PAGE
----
Hervé Renard Set to Coach France at Women’s World Cup

PARIS — Hervé Renard, a French coach with vast experience in international soccer but none leading a women’s team, was set to be hired to lead a France squad that will be among the favorites at the Women’s World Cup in July.

France is expected to announce Renard’s hiring by the end of the week, just over two weeks after the country’s soccer federation fired its longtime women’s coach, Corinne Diacre, in the face of player revolt.

Renard, 54, most recently coached Saudi Arabia’s men’s team but announced his departure on Tuesday, hours after the Saudi soccer federation said it had agreed to a French federation request to end his contract immediately.

The French soccer federation made no announcement that it had hired Renard, but the Saudi federation’s president, Yasser Al-Misehal, essentially confirmed a deal was in the works when he told a Saudi sports channel on Tuesday night that Renard had been offered the France post and that the coach “expressed his desire to take this opportunity.”

Renard’s arrival could be a welcome breath of fresh air for Les Bleues, as the French women’s team is known, but also for the embattled French federation, which will be eager for a fresh start after a leadership change as well as a series of internal conflicts that were threatening to tear apart its star-studded and trophy-chasing women’s team.

Time is short: France’s players will have only a matter of months, and a handful of exhibition games, to adapt to Renard before they run out for their Women’s World Cup opener against Jamaica on July 23 in Sydney, Australia.

But Renard also will have only a short window to persuade his players that he can adapt his style to them, and to the women’s game. While he has decades of coaching experience in multiple countries, he has not previously coached women at the professional or international level. At least one prominent player agent said that would not be a problem.

“As someone who’s known for leading men, I’m sure he’ll have no problem leading women,” Sonia Souid, an agent who represents several players on the French women’s team, said in an interview last week. Souid suggested that Renard’s transition could be seamless as long as he can make the players believe they can succeed.

“The real challenge is that Renard will be expected to have immediate results,” she said. “That’s difficult for any coach.”

Renard’s most immediate task will be to heal the wounds of a “fractured” group, as the federation called its women’s team in the communiqué that announced Diacre’s departure. Fissures between Diacre and some of her best players broke for good in February, when several top players, including the team captain Wendie Renard and the Paris-St.-Germain star Marie-Antoinette Katoto, announced that they would leave the team and refuse future calls to international duty amid disagreements with the management of Diacre, which they denounced as “nowhere near top-level requirements.”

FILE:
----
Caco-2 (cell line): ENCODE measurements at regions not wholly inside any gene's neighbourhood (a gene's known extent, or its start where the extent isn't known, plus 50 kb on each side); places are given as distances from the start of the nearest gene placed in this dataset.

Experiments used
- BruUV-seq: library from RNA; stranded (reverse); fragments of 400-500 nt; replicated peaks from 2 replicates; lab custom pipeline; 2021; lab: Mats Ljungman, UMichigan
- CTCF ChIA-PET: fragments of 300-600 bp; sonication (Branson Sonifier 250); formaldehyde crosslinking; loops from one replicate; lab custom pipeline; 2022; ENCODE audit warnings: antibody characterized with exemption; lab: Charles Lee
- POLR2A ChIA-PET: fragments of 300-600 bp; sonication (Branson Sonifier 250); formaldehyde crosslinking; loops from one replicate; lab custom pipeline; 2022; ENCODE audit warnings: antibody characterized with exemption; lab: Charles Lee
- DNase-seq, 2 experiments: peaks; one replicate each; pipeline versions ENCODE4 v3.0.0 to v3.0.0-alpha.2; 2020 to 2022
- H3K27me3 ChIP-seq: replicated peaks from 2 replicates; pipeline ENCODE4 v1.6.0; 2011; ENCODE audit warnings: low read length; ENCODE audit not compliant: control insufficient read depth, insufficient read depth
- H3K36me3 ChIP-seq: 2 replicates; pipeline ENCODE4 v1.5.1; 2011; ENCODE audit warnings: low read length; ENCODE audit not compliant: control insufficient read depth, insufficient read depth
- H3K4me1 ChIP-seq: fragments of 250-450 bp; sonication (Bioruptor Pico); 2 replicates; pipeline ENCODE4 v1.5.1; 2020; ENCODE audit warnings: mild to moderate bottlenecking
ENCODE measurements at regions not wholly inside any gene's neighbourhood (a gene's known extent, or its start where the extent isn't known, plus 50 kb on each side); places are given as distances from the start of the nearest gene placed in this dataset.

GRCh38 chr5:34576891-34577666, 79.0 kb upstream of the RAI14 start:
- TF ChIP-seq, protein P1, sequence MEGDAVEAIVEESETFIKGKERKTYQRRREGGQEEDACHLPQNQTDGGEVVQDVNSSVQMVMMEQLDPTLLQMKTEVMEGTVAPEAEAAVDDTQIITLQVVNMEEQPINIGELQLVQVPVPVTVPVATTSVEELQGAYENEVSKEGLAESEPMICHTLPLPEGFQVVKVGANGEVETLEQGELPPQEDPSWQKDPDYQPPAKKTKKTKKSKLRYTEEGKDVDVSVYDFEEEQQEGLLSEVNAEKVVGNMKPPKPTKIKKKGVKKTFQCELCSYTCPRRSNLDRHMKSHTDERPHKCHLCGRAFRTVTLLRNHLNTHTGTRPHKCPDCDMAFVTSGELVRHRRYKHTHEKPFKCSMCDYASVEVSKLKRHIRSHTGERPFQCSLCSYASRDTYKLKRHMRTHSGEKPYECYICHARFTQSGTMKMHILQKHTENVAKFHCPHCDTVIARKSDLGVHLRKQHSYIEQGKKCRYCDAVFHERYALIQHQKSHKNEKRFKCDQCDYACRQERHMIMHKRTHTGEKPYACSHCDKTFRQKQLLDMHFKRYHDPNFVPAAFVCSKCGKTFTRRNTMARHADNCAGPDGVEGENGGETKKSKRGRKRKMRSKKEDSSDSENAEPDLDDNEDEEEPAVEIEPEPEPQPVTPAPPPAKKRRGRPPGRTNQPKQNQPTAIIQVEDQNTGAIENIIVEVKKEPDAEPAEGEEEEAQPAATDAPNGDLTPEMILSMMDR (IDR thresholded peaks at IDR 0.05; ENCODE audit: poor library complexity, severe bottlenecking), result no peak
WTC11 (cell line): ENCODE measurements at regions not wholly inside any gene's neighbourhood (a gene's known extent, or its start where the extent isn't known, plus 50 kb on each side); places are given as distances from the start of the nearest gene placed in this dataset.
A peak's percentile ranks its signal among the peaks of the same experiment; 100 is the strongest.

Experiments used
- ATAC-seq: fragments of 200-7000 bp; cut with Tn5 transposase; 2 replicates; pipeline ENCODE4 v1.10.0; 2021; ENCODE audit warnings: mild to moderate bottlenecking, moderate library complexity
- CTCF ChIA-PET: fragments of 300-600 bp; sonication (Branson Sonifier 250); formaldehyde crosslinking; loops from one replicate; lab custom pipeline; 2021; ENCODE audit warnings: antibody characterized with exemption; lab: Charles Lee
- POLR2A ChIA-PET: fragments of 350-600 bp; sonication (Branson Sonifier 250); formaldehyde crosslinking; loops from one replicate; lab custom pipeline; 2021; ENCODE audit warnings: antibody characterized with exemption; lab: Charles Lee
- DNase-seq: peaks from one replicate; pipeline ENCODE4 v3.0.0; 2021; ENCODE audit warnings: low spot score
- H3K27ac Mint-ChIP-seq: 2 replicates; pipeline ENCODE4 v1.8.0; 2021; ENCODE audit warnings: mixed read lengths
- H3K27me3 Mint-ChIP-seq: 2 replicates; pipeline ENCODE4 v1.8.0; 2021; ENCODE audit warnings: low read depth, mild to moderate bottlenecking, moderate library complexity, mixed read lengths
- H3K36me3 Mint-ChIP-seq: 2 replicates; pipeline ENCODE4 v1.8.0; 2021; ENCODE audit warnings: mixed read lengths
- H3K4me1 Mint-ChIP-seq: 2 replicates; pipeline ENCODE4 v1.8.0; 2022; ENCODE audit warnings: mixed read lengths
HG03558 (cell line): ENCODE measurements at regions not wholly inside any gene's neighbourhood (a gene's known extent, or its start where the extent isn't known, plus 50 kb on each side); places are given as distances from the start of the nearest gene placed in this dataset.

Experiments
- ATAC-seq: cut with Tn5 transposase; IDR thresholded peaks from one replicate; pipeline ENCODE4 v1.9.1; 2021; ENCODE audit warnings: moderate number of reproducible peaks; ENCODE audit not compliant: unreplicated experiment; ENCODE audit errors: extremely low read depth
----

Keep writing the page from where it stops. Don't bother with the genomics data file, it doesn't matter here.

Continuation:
Wendie Renard announced on social media that she had chosen to prioritize her “mental health” by quitting the French team. Two weeks later, Diacre was fired.

Hervé Renard has a reputation as an itinerant leader who extracts results from his players and then moves on. He has never stayed more than four years on the same coaching bench in a career that has taken him to Africa, the Middle East, England’s fourth division, France’s Ligue 1 and to local teams in the Algerian and Vietnamese championships.

Sharp-jawed and favoring crisp white dress shirts on the sideline, Renard attracted attention and headlines during last year’s World Cup in Qatar, where he led an unheralded Saudi Arabia team stocked with domestic-based players to a stunning group-stage victory over Argentina.

A video of an impassioned speech he delivered to his players at halftime of that game racked up millions of views on social media, but also offered a glimpse into both his methods, his passion and his no-nonsense coaching style.

His first look at his new team could come within days: France will gather for a training camp next week ahead of a set of friendly matches against Colombia and Canada in early April.

As he prepares for the World Cup, Renard will have to work quickly to merge a new generation of talents like Katoto with an older group of players whose international careers came to an abrupt end under Diacre. That latter group includes not only Renard and goalkeeper Sarah Bouhaddi but also midfielder Amandine Henry, who remains a mainstay of the French powerhouse Olympique Lyonnais Féminin at the age of 33. Henry has not played for France in more than two years, and was left off the national team’s roster by Diacre for last summer’s European Championship in England.

That tournament, like so many others, ended in disappointment and frustration for France. Despite its talent, it has never reached the final of a major championship like the World Cup or the Euros or claimed an Olympic medal in its 50 years of existence.

Tariq Panja contributed reporting.